D: No not really – I take so few photos at the moment I’d struggle with another constraint. I suppose I have a look that runs through them so they don’t jar.

T: It’s nice to see the large stained glass window behind your work too

D: It’s stunning isn’t it. You won’t get a better location to have an exhibition.

T: I think if you were to choose a place to have a permanent gallery this would do OK

D: It would do well I think. The organ music was a little challenging with a hangover this morning I must admit

T: I’m sure he went a bit Toccato/Hammer House of Horror this morning. It’s interesting though that the music plays complement to the landscape so well.

D: Yes – very scary

T: So, picking two images that you can tell me more about

D: I was telling Joe that I tend to look at my photos and choose the ones that I have the least problems with rather than favourites.

Fallen

Fallen

T: You’ve been looking at them a long time getting the book together

D: And the amount of dust spotting I did for the book I’m surprised I’m not sick of the sight of all of them to be honest.

The ones I’m most happy with are probably the Limes and Lemons, I’m really pleased at the graphical distillation of the view and the ambiguity that you don’t know which way you’re looking – in fact I was looking straight down at the water here. And although this is composed carefully it’s quite ‘loose’.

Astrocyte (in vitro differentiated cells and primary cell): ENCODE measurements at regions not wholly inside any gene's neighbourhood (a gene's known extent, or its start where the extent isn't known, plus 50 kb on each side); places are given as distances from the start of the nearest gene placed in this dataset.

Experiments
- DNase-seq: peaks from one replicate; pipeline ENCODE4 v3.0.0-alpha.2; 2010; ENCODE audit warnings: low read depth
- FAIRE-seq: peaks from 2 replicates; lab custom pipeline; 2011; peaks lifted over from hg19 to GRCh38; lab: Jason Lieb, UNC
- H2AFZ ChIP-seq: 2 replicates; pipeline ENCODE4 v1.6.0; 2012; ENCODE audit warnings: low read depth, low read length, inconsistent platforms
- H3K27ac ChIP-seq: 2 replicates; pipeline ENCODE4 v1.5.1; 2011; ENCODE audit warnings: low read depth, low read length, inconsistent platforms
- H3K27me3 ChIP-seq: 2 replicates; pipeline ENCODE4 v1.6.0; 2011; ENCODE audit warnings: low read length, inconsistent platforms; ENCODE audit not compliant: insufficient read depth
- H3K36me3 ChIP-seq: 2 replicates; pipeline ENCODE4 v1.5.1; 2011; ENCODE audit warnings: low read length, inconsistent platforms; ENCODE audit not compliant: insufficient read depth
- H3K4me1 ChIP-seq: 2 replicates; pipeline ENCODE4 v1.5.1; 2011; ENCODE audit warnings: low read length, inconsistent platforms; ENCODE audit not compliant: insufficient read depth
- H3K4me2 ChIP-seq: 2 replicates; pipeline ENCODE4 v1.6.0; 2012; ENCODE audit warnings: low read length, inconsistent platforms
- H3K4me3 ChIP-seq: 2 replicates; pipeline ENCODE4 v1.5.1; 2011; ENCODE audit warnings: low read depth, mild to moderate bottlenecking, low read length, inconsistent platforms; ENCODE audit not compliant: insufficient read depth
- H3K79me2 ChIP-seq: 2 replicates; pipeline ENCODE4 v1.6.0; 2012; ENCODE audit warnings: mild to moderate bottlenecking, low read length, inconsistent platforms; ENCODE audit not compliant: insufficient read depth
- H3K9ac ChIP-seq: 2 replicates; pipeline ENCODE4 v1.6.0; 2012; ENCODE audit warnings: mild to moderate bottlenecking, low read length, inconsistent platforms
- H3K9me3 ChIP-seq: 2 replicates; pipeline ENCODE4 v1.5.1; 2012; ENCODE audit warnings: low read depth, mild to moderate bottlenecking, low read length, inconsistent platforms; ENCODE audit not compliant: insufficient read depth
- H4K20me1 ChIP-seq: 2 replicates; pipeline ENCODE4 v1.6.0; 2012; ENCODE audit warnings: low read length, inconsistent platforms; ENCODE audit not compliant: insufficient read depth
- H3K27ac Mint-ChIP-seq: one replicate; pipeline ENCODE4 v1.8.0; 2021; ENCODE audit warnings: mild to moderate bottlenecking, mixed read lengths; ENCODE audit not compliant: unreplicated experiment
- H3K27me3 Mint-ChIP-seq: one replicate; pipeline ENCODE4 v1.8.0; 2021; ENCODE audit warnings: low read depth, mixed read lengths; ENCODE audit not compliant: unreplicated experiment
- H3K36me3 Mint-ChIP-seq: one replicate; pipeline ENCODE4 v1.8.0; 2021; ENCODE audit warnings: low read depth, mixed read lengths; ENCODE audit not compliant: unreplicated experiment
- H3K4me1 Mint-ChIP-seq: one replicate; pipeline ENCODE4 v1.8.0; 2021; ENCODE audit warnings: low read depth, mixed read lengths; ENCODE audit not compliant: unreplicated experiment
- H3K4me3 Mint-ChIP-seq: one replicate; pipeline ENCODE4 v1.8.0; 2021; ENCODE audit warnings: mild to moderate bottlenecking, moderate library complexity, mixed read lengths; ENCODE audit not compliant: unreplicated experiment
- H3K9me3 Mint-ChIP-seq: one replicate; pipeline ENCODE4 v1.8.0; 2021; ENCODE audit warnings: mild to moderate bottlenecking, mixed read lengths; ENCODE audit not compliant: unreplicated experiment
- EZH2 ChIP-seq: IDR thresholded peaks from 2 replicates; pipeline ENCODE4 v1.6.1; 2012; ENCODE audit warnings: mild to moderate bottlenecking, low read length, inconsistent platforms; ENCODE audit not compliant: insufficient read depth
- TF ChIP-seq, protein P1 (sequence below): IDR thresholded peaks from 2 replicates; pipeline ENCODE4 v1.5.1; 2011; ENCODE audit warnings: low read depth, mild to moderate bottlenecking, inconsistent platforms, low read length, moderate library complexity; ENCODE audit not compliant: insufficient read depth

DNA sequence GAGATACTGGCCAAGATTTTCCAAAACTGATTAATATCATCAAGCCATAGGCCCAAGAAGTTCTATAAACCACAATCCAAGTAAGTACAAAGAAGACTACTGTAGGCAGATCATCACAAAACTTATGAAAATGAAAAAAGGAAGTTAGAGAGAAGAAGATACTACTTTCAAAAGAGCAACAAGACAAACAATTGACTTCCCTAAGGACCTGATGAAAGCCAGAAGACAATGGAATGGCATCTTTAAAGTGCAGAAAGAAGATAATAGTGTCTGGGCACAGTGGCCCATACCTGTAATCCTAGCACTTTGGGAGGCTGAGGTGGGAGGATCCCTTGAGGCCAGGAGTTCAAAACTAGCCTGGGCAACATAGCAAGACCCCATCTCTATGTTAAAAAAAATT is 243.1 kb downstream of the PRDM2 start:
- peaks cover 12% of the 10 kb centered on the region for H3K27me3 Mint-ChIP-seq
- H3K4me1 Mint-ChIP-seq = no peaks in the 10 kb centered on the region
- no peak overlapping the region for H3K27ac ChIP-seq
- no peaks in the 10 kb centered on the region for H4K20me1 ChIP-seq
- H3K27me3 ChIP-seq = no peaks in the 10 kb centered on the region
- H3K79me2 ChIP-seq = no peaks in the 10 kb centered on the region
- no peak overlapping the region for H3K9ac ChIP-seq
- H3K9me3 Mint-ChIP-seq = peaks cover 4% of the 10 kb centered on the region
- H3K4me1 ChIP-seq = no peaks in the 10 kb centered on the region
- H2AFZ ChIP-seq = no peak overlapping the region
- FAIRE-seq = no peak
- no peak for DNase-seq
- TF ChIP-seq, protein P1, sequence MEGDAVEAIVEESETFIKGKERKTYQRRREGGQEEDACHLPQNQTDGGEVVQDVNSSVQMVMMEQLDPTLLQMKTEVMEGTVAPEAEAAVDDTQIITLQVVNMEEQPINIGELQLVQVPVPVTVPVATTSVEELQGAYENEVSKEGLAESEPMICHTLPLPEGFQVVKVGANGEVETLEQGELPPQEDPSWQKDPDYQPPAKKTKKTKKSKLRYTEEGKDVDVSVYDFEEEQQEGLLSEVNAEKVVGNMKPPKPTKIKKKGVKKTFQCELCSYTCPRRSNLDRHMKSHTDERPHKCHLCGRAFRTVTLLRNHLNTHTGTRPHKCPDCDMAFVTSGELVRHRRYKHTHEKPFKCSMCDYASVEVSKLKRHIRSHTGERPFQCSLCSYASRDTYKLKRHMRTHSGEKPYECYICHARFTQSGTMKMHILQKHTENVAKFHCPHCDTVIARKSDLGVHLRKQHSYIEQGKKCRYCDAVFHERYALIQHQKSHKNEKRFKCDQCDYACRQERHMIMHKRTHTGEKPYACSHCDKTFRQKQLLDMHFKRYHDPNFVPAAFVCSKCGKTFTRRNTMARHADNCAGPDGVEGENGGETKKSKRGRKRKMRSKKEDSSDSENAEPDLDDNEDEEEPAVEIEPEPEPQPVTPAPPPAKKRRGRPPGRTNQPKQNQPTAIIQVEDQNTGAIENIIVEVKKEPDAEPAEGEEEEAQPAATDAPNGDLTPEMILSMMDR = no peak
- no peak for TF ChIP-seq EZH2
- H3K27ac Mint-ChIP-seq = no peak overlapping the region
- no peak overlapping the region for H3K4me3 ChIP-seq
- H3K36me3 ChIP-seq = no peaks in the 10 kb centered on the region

The other image is ‘Fallen’. I’m just really pleased with the tonality of this. I think you can only get that sort of colour with negative film where it adds it’s own palette.

T: There is a sense of three dimensionality to this which is wonderful as well. For that it is a complex network of branches it does have a visible depth. I notice that you also use larger apertures in your photography unlike your typical large format photographer.

D: It does seem to be the goal these days to get everything in focus but in woodland photography it can be quite nice to throw the background out and use the mist to isolate things. It gives a nice background screen to make the trees stand forward.

T: A final question for you – who would you like to see as the next Master of Vision.

P: Good question – It would be an obvious choice to get David Ward as the next master but I think it would be great to get someone like Sally Mann over.

T: I’m sure Pete could convince her.